Cookies for a cause: Appalachia Cookie Company supports Western Youth Network this WYNter

Tucker Wulff, Associate A&C Editor

Alonha Ketchum, a long-time mentee in Western Youth Network’s mentor program describes her experiences with mentors as “amazing,” and Appalachia Cookie Company partnered with the organization for the third year in a row to bring funding to an organization close to her heart.  

According to WYN’s website, a portion of the proceeds from WYNter Wonderland cookie sales go to WYN to support the organization’s vision to “transform our High Country Community by nurturing and empowering our children so that they live healthy, engaged, and fulfilled lives.” 

Founded in 1985, WYN is a nonprofit organization aiming to provide an array of programs to youth in the High Country. WYN has five core initiatives which include mentoring, after school programs, summer camp, high school success and community health. 

The mentoring program at WYN is one of the programs that requires more constant support from the community, Jennifer Warren, WYN’s executive director, said. 

The mentor program offers a free opportunity for youth aged 6 to 17 to engage with an adult for at least two hours per week over a 12-month period. Matches of one mentor and one mentee typically celebrate their mentorship with anniversaries and some form of graduation at the end of the mentorship. 

The mentor program not only requires community support for funding, but also is a source of volunteer mentors, said Angela McMann, director of mentoring. 

Mentors come from the Boone community and from App State, McMann said. 

“Many of our mentors are students, and so they tend to go get food a lot,” though mentor sessions may involve a wide variety of activities, McMann said. 

The activities are not necessarily the most important aspect of the mentorship but rather the connection between mentor and mentee. McMann said it is vital to each mentorship that the mentors are “people with the desire to connect with kids.” 

The proceeds from the partnership with Appalachia Cookie Company are expected to go to WYN’s general fund, Caroline Davis, events and operations coordinator at WYN, said; however the general fund “tends to float the mentoring program more often,” said McMann. 

The mentor program was grant funded from its start until the grant was removed from North Carolina’s state budget in 2009. McMann said since then, the mentor program has relied on donations and fundraisers.

This need for funding and volunteer mentors has grown since 2009 along with the continual rise in popularity of the mentor program, McMann said. 

WYN’s mentor program currently has 75 matches in Watauga County and 10 matches in Avery County. 

According to WYN’s 2018 annual report, 191 youth were served by the mentoring program throughout 2018. 

Ketchum, a senior at Watauga High School who plans to attend App State, has been a mentee in WYN’s mentor program since she was in elementary school.

Ketchum has had multiple mentors since she joined the program and “they have all been really great experiences,” she said. 

Ketchum said she specifically appreciates having advice and guidance from an older person outside of her family. 

“I think teenagers just have a problem talking with their parents,” Ketchum said.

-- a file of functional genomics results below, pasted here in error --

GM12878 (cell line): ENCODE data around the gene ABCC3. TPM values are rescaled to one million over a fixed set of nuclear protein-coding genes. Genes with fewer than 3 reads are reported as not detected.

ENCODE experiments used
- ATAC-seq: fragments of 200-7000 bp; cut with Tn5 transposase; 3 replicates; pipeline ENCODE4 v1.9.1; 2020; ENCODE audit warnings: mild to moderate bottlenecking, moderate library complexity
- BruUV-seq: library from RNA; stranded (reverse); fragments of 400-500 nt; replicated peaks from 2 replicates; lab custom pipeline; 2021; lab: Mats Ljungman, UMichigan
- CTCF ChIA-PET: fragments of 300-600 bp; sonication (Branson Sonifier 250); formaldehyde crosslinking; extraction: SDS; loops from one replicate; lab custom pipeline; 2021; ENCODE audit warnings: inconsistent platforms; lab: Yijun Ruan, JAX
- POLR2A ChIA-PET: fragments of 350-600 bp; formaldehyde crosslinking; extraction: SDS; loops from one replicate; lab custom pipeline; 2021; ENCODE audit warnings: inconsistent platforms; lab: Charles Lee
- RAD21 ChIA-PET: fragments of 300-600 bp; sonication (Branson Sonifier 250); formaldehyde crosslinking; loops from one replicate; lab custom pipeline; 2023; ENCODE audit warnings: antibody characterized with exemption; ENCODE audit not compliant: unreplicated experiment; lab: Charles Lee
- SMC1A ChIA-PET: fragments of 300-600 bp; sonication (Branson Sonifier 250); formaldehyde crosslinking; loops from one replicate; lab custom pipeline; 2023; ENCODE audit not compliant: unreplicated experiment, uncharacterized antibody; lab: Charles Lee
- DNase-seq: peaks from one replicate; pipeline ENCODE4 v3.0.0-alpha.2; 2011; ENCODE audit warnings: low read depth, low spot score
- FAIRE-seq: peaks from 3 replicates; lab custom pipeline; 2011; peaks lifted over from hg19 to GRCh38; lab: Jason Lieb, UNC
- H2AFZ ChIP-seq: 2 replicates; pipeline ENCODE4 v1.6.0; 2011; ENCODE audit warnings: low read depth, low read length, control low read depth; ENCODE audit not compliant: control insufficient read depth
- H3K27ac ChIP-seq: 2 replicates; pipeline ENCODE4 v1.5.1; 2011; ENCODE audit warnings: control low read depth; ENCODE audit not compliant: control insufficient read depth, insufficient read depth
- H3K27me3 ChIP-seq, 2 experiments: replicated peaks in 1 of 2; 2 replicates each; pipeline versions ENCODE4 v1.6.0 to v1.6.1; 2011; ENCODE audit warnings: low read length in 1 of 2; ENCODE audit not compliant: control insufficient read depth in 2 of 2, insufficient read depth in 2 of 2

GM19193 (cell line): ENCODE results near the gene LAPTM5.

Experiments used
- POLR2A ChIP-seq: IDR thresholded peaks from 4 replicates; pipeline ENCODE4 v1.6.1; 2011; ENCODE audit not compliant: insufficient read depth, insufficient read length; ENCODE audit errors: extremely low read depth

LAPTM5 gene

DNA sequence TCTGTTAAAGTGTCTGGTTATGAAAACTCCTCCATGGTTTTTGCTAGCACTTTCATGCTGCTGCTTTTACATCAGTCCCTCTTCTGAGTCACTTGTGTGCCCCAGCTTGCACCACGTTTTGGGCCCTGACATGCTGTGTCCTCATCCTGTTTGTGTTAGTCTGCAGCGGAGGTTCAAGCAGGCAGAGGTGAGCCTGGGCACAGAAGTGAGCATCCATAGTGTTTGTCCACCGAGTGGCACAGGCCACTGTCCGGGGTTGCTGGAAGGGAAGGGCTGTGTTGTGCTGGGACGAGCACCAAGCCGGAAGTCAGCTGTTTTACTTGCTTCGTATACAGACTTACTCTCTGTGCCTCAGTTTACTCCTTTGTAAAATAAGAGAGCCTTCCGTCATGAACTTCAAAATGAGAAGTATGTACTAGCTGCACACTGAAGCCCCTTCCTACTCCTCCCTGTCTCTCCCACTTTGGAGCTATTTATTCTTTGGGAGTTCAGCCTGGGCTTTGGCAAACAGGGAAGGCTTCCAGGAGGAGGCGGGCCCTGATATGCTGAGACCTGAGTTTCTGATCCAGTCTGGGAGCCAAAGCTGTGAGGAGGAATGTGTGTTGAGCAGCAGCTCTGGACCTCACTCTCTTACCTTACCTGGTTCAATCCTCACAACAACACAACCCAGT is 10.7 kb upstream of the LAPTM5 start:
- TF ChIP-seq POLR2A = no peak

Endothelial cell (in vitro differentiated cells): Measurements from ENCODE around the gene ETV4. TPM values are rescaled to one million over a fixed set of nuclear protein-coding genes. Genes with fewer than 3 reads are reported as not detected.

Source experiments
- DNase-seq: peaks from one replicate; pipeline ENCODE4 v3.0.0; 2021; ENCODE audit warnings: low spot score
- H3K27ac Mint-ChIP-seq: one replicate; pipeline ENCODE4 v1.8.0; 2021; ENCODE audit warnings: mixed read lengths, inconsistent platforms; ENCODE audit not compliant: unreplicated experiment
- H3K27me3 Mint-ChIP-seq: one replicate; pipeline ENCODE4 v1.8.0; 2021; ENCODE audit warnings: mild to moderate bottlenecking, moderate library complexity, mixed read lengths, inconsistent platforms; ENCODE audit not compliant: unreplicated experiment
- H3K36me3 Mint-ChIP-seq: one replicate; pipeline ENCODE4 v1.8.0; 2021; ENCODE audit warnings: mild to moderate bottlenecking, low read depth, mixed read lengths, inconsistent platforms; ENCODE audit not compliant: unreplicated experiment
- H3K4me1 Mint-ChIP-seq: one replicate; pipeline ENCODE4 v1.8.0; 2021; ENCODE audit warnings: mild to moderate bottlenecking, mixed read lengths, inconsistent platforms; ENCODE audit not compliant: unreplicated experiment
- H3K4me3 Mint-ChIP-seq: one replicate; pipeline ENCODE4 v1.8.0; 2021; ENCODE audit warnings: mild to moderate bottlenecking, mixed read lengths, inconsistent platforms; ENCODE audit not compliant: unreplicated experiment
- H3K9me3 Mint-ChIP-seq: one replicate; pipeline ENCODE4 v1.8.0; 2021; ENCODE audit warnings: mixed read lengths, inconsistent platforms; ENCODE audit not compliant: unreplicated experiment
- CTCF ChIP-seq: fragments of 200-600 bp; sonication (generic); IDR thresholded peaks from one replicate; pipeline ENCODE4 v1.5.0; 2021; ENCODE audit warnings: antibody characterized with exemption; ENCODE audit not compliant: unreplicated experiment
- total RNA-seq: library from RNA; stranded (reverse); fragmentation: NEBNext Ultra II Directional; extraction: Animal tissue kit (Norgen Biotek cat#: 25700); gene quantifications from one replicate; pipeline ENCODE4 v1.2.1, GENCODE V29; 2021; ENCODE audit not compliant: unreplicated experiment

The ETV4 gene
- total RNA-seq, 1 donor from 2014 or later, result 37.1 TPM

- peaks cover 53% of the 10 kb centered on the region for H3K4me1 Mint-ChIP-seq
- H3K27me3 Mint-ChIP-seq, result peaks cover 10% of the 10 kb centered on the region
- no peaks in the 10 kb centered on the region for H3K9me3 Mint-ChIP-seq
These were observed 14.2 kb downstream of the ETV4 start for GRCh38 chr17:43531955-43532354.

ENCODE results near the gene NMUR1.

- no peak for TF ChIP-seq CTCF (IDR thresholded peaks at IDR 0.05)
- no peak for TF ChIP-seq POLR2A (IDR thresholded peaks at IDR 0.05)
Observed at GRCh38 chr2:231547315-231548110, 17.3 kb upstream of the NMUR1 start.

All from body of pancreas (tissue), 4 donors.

Ketchum said her parents “didn’t always have the time or money” to do special activities like “getting a coffee or seeing a movie” and the mentor program is “one way that children can still have those experiences. 

Ketchum said one of the best aspects about the mentor program is its ability to give children the “opportunity to get out of their home.”  She said this is particularly significant for children who would otherwise “never be able to.”

WYN places importance on ensuring that a mentor and mentee are a good match before they officially assign pairs.

The mentor program aims to create “life-long friendships,” said Charlene Grasinger, who is the assistant director of mentoring and a mentor herself. 

Grasinger said WYN wants mentors to get an “oh yeah that’s my person” feeling from their mentorship. 

“There’s not really a formula for who goes together,” Grasinger said. “Not every kid matches with every person.” 

To find the best match for each mentor and mentee, representatives from WYN make a lot of home visits with interested youth, Grasinger said. 

Understanding the mentee and their home situation is important to finding the best match possible. 

“We really get to know them and their family,” McMann said. 

Mentors and mentees are paired for a single year or may renew their mentorship if they both wish to continue for at least one more year. 

Grasinger said she and her mentee have been matched for approximately three and a half years and have shared many similar life experiences. 

Grasinger said she and her mentee have been there for one another through times of loss and trauma. 

“We have had each other,” Grasinger said. “She has taught me how to love even more than others have.”   

Mentees can teach mentors about appreciating the small aspects of life and “not getting wrapped up in stresses,” Grasinger said. 

Something as simple as going to the car wash can be a fun experience, and “mentees remind us of that,” Grasinger said. 

WYN is in most need of male volunteers due to the higher number of boys on the mentor program’s waitlist, McMann said. 

Though mentors are required to fill out an application, participate in a one-hour interview and pass a background check prior to being matched with a mentee, Grasinger said anyone can become a mentor. 

“Too often people think they have to have some magical skill,” Grasinger said. “You get to be you.”